11 Sept 2013
The 2011 National Household Survey: Income of Canadians was released today. New data from the 2011 National Household Survey (NHS) show that more than 95% of the approximately 27.3 million Canadians aged 15 and over received some form of income in 2010. Ontario, with a share of income from employment of 74.8%, was close to the national level of 74.7%.
Persons living in low-income neighbourhoods
The NHS collected data for over 5,000 neighbourhoods, or census tracts, across Canada, accounting for close to
three-quarters of the Canadian population. Neighbourhoods were considered low-income neighbourhoods if 30% or more of the people living there had low income. Very low-income neighbourhoods were defined as a subset of the low-income neighbourhoods where 40% or more of the population had low income.
Overall, there were 478 low-income neighbourhoods in 2010. Nearly one-fifth (18.9%) of the low-income population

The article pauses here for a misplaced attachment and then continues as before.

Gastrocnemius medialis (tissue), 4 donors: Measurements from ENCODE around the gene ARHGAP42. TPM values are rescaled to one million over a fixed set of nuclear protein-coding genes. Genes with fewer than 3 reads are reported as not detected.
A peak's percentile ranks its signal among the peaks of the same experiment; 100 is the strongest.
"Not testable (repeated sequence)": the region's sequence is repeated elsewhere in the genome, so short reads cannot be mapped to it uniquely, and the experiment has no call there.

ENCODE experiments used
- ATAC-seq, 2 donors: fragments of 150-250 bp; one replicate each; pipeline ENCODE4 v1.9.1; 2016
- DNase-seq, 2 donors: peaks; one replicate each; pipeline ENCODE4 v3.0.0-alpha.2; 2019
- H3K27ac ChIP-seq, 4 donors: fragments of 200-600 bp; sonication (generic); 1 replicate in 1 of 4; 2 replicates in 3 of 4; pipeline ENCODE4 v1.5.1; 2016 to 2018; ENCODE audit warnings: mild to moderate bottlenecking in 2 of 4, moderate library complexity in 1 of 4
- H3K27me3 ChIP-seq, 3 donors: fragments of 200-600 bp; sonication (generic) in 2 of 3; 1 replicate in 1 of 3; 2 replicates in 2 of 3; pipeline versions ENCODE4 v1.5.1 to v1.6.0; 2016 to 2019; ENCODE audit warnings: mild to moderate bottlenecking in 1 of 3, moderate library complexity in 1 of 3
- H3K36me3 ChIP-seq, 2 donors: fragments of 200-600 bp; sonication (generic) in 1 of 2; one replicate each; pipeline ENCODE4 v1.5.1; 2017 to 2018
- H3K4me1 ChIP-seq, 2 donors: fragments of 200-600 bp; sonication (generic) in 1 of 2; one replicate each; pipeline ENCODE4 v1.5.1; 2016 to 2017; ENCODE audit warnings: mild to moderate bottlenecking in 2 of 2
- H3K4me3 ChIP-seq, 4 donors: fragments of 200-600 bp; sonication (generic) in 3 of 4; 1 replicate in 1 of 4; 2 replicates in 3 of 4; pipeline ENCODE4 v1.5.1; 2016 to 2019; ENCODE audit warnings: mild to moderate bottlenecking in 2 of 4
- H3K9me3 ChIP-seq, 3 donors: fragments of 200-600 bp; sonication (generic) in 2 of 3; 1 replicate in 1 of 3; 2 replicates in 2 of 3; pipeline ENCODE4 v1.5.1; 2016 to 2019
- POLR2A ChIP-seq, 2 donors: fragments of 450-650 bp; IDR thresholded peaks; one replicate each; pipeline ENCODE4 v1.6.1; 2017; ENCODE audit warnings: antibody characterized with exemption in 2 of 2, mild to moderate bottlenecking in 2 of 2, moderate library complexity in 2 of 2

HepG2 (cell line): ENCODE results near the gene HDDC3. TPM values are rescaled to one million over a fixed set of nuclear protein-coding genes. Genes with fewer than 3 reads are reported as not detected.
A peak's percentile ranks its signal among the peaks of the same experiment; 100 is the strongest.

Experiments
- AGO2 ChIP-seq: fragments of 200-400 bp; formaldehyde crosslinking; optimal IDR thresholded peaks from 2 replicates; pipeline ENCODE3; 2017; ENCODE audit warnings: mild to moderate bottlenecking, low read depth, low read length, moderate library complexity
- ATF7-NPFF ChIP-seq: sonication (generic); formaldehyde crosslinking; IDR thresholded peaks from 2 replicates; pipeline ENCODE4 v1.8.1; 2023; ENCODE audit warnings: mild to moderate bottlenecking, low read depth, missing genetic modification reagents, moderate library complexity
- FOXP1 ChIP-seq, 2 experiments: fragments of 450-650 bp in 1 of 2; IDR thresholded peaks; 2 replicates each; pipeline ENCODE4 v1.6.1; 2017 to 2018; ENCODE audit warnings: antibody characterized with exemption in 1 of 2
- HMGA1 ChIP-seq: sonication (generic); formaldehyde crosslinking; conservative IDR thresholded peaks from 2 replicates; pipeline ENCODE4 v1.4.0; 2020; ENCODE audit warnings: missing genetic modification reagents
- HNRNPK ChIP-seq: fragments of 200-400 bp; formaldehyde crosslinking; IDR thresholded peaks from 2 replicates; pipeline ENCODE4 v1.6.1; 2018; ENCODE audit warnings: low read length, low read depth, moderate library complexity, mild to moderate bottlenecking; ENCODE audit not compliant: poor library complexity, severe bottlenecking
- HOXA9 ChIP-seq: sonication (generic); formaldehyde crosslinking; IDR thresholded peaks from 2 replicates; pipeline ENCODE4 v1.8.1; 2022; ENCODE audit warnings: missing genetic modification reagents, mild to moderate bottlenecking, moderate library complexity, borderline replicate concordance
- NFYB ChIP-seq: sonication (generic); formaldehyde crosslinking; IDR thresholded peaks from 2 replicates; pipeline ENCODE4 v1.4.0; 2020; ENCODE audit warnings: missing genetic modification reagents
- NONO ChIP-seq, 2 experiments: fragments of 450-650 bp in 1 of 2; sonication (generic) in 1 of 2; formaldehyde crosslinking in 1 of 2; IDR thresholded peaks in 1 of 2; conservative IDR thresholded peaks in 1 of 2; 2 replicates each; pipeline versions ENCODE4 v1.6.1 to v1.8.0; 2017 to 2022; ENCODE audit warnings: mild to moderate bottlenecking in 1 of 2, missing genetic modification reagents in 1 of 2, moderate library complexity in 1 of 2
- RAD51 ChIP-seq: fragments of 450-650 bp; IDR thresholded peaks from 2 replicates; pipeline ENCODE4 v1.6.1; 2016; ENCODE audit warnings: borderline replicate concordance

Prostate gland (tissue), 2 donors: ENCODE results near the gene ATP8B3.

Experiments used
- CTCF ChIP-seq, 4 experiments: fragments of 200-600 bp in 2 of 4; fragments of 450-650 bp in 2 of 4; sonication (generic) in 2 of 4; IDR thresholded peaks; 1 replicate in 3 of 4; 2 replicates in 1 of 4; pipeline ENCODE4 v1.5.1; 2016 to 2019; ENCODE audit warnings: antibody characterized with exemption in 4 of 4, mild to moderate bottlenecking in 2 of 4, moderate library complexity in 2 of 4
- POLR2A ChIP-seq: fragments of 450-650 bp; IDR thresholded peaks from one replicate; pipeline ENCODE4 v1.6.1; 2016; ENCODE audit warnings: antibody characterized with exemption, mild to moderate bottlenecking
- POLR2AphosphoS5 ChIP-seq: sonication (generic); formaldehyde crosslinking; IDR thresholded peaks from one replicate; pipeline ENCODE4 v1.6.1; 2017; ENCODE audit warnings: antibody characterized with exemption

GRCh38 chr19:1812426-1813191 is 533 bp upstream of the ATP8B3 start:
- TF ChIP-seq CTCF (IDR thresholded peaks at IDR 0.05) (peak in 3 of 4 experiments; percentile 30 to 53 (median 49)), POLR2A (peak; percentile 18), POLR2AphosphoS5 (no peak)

living in neighbourhoods lived in these low-income neighbourhoods. Of these 478 low-income
neighbourhoods, 137 were classified as very low-income neighbourhoods and contained 6.5% of low-income
Canadians living in neighbourhoods.
Just under half (48.5%) of the total Canadian population living in census tracts lived in the three largest CMAs of
Toronto, Montréal and Vancouver. Close to three-fifths (58.6%) of all low-income neighbourhoods in Canada were
located in these three metropolitan areas.
Sherbrooke had the highest proportion of its low-income population living in low-income neighbourhoods (44.5%).
Other CMAs or census agglomerations with relatively high proportions of low-income persons living in low-income
neighbourhoods were Windsor (40.6%), Trois-Rivières (39.2%), Montréal (33.6%), Saint-Jean-sur-Richelieu
(33.0%), Saint John (30.6%) and Winnipeg (30.4%).
See the full report at: 2011 National Household Survey – Income of Canadians